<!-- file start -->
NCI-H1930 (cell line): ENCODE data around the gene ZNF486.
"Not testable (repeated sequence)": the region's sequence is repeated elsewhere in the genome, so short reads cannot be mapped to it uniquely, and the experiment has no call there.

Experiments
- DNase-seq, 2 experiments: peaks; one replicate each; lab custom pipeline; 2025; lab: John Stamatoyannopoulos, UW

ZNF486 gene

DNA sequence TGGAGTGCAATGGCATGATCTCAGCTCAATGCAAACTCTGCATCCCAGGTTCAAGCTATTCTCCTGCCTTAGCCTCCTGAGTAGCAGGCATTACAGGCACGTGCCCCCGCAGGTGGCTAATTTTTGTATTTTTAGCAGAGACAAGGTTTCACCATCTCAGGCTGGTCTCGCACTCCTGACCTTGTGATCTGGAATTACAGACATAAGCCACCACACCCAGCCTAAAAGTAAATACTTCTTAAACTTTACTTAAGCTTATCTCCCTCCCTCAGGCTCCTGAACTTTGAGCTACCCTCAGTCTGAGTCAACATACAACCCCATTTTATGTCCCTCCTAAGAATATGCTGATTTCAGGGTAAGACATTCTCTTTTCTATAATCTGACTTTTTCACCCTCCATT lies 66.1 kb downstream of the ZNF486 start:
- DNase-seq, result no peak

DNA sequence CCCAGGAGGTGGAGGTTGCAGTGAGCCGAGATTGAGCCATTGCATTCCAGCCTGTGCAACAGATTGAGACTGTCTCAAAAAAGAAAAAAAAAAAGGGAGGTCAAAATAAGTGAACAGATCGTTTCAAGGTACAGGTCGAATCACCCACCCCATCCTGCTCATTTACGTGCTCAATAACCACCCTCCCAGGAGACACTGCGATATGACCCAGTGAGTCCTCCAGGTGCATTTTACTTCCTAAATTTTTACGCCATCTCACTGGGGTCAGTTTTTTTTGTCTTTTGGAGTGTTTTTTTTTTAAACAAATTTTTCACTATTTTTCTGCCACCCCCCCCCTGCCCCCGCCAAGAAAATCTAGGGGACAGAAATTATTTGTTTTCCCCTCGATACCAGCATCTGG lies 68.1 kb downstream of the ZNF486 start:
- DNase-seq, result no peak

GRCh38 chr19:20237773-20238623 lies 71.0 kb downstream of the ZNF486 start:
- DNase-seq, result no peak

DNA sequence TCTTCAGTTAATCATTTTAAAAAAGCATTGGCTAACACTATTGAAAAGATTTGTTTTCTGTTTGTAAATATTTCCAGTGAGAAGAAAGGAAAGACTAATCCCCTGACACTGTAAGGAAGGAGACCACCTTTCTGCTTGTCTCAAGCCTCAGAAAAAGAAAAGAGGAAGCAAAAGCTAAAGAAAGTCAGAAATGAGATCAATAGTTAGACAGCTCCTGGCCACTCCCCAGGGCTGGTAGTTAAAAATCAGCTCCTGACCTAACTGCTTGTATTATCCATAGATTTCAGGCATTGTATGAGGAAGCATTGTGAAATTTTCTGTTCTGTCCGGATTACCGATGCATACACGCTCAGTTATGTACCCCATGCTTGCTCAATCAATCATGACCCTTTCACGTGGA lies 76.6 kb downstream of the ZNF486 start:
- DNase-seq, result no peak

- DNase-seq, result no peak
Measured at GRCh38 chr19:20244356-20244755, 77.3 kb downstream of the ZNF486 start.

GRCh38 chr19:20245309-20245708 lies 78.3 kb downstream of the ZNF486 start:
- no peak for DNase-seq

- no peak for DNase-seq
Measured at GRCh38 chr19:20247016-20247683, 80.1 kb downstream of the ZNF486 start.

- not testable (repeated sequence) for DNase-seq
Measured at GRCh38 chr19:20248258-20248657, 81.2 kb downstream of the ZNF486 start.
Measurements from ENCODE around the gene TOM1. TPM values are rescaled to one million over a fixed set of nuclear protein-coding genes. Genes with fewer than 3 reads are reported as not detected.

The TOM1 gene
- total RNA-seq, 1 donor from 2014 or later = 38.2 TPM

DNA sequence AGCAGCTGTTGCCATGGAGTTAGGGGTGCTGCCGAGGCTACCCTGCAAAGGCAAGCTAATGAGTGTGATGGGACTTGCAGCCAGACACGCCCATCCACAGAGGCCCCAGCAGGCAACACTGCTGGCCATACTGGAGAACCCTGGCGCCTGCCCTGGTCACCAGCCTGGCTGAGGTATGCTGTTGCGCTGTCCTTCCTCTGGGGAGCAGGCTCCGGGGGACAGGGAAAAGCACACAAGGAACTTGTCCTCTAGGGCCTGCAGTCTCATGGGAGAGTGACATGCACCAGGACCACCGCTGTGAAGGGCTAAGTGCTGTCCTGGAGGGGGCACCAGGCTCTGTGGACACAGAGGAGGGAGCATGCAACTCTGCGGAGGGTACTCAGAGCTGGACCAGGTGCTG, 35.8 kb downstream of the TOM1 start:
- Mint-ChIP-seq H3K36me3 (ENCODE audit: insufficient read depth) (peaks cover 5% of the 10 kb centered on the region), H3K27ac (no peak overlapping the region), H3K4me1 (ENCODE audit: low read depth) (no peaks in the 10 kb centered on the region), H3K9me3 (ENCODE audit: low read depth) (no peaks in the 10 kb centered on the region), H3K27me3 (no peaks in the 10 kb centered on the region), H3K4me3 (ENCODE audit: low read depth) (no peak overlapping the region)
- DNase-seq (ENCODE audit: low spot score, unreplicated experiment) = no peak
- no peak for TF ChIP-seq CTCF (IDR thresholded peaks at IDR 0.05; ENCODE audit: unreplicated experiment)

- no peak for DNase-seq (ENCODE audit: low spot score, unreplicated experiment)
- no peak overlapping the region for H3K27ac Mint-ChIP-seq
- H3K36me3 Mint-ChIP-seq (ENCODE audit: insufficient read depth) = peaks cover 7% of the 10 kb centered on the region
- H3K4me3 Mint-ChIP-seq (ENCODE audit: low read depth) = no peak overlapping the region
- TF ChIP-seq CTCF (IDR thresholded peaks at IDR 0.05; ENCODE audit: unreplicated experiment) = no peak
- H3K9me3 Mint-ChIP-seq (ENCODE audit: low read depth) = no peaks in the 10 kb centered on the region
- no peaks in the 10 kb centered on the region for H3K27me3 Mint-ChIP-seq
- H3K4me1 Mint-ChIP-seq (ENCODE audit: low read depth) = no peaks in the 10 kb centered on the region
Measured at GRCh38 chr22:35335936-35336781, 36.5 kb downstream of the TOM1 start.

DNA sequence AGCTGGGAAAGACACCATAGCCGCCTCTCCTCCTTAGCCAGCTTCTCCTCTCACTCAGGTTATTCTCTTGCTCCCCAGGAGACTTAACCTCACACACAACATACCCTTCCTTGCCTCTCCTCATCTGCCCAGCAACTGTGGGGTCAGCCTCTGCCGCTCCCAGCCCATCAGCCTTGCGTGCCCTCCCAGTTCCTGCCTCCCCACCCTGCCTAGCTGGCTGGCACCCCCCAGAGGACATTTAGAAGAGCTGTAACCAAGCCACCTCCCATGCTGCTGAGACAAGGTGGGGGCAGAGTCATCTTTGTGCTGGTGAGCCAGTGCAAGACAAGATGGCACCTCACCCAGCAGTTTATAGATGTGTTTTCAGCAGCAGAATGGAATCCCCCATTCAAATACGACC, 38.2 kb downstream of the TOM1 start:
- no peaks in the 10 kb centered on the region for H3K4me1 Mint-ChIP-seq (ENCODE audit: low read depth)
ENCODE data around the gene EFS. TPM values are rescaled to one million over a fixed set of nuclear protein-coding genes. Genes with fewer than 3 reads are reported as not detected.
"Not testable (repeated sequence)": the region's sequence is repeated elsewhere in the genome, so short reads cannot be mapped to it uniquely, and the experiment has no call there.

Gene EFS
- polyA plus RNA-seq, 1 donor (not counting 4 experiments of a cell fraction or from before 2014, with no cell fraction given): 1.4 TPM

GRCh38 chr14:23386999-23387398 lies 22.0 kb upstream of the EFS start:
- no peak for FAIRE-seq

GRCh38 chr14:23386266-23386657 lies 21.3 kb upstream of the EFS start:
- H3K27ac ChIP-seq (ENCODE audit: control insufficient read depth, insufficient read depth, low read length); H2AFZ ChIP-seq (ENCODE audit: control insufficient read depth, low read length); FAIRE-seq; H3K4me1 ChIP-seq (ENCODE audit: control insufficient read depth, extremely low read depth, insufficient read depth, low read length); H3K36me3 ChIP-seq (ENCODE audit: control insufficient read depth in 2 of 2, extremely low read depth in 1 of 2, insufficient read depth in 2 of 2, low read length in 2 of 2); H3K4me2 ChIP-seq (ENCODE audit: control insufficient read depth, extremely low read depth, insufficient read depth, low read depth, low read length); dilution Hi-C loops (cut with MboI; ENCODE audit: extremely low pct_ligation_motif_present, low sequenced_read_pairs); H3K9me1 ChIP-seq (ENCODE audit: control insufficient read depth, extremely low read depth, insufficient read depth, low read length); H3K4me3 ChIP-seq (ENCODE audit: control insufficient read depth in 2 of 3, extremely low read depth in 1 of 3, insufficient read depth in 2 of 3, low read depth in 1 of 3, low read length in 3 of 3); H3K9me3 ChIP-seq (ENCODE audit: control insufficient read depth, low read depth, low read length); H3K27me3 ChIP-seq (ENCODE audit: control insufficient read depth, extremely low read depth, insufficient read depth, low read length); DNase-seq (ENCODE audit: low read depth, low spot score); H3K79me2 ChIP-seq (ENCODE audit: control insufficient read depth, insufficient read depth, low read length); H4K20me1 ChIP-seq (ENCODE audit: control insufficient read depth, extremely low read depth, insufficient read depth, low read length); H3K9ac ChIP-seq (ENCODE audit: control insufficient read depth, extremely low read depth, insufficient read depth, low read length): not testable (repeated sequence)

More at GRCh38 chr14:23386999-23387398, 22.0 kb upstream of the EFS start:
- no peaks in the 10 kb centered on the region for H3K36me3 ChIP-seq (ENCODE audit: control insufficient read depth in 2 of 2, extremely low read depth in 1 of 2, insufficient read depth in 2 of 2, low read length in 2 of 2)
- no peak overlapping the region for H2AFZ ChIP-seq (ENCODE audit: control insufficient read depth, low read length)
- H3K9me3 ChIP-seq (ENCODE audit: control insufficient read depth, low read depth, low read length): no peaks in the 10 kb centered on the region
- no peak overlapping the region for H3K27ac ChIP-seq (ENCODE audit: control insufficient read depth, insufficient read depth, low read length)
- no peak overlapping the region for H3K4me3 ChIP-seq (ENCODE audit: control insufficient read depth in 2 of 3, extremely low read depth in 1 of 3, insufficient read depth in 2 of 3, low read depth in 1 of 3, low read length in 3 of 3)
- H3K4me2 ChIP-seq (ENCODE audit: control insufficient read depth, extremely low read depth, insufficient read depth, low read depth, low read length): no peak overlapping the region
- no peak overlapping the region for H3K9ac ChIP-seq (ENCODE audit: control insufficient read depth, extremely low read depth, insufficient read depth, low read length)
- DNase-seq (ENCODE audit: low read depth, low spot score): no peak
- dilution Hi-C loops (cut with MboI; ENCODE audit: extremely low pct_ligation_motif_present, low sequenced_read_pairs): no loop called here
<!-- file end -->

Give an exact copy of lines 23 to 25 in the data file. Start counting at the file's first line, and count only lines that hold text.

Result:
The TOM1 gene
- total RNA-seq, 1 donor from 2014 or later = 38.2 TPM

DNA sequence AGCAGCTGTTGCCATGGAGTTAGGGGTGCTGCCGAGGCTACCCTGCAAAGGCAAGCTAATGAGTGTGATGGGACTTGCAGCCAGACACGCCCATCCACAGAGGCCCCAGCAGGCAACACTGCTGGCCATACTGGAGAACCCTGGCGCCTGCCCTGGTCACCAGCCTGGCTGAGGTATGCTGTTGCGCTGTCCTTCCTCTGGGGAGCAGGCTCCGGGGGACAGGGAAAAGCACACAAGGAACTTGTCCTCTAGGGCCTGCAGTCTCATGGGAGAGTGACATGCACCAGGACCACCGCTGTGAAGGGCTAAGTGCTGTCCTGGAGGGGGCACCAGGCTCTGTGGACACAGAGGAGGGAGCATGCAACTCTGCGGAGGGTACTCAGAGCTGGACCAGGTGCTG, 35.8 kb downstream of the TOM1 start: